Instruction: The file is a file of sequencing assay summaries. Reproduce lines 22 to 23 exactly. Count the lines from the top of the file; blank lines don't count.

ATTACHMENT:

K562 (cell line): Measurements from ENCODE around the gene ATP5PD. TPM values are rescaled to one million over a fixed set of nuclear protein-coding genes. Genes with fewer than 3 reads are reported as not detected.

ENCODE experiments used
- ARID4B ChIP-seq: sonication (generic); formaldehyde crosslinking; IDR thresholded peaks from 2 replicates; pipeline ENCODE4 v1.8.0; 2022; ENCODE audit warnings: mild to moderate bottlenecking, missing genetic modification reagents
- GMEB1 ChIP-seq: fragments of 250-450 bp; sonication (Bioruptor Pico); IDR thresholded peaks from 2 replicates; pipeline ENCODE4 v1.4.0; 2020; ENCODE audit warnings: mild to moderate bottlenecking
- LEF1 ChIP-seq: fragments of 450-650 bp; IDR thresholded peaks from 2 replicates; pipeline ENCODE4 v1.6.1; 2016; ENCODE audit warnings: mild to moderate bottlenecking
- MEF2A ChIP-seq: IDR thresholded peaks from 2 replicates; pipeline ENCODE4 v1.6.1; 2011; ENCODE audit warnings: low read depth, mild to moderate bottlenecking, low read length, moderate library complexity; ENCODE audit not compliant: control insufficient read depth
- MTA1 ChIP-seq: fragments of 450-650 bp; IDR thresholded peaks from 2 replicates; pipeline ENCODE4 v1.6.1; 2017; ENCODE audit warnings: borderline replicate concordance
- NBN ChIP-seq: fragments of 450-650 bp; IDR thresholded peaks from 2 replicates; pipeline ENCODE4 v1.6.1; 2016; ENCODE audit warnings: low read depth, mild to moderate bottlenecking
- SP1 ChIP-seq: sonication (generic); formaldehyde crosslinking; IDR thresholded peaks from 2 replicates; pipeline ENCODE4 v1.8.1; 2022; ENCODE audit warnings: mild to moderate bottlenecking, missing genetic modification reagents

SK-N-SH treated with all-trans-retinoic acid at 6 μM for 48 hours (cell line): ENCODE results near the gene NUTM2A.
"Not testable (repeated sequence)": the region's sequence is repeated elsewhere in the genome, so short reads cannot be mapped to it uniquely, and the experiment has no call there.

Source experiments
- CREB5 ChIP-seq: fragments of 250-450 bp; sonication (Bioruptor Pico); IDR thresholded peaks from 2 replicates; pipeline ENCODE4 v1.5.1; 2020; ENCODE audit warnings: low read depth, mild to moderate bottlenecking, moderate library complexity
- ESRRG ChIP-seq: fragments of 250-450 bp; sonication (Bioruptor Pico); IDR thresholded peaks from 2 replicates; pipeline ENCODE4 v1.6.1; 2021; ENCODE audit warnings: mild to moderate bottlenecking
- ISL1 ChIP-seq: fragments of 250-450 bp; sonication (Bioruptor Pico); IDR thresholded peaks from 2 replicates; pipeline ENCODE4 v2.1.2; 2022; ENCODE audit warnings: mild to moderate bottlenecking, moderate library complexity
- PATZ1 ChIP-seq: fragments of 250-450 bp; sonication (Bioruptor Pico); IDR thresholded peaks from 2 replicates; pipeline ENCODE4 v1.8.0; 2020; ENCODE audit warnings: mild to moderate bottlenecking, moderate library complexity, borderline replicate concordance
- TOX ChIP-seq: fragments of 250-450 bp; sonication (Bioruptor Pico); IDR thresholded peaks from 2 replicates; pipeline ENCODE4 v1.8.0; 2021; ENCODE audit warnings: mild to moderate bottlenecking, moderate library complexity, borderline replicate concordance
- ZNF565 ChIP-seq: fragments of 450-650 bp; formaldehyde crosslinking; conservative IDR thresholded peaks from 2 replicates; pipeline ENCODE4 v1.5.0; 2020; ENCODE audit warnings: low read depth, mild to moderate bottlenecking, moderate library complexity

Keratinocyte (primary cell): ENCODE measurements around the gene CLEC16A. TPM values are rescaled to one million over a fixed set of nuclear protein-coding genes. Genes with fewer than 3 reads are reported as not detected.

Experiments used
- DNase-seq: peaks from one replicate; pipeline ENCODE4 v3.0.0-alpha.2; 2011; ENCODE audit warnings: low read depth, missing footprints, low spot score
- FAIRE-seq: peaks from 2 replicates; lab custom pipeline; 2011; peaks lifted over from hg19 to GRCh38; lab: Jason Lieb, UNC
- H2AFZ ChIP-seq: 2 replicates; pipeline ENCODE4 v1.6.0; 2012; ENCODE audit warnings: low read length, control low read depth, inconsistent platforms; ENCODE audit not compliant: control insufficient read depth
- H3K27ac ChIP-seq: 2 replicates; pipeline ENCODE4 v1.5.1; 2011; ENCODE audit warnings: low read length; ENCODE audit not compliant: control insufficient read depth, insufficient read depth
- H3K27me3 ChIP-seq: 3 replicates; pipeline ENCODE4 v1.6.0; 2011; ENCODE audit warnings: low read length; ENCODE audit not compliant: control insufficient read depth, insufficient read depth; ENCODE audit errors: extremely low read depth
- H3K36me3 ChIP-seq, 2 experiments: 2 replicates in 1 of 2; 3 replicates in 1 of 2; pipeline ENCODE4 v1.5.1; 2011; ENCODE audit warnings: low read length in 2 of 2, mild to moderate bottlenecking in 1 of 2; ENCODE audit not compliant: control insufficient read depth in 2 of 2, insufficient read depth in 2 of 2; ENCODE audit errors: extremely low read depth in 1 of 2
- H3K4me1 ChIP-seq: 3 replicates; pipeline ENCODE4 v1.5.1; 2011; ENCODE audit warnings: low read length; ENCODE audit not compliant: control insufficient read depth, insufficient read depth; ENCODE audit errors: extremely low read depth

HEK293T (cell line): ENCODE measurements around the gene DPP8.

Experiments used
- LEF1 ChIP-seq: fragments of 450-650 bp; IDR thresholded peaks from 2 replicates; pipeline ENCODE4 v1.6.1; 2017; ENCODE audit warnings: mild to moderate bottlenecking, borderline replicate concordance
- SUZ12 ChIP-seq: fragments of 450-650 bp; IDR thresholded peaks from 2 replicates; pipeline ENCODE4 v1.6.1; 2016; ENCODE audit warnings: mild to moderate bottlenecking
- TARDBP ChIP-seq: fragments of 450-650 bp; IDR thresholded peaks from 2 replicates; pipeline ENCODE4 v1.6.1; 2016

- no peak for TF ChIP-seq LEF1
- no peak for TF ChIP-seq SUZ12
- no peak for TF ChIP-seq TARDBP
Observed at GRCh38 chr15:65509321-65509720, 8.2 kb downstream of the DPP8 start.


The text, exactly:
- FAIRE-seq: peaks from 2 replicates; lab custom pipeline; 2011; peaks lifted over from hg19 to GRCh38; lab: Jason Lieb, UNC
- H2AFZ ChIP-seq: 2 replicates; pipeline ENCODE4 v1.6.0; 2012; ENCODE audit warnings: low read length, control low read depth, inconsistent platforms; ENCODE audit not compliant: control insufficient read depth